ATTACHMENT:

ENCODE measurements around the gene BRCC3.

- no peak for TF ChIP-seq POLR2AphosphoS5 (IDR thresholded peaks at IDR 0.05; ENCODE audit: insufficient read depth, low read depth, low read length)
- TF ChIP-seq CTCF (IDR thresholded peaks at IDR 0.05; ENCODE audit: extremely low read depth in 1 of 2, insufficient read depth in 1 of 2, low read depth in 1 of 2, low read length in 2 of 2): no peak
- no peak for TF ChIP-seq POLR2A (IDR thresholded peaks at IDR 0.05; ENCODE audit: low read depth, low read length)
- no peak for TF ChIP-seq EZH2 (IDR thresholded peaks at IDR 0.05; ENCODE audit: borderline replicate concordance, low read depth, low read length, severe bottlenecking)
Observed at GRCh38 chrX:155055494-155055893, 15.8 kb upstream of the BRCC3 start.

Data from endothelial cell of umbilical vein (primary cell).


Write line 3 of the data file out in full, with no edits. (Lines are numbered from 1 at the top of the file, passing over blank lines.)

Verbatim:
- TF ChIP-seq CTCF (IDR thresholded peaks at IDR 0.05; ENCODE audit: extremely low read depth in 1 of 2, insufficient read depth in 1 of 2, low read depth in 1 of 2, low read length in 2 of 2): no peak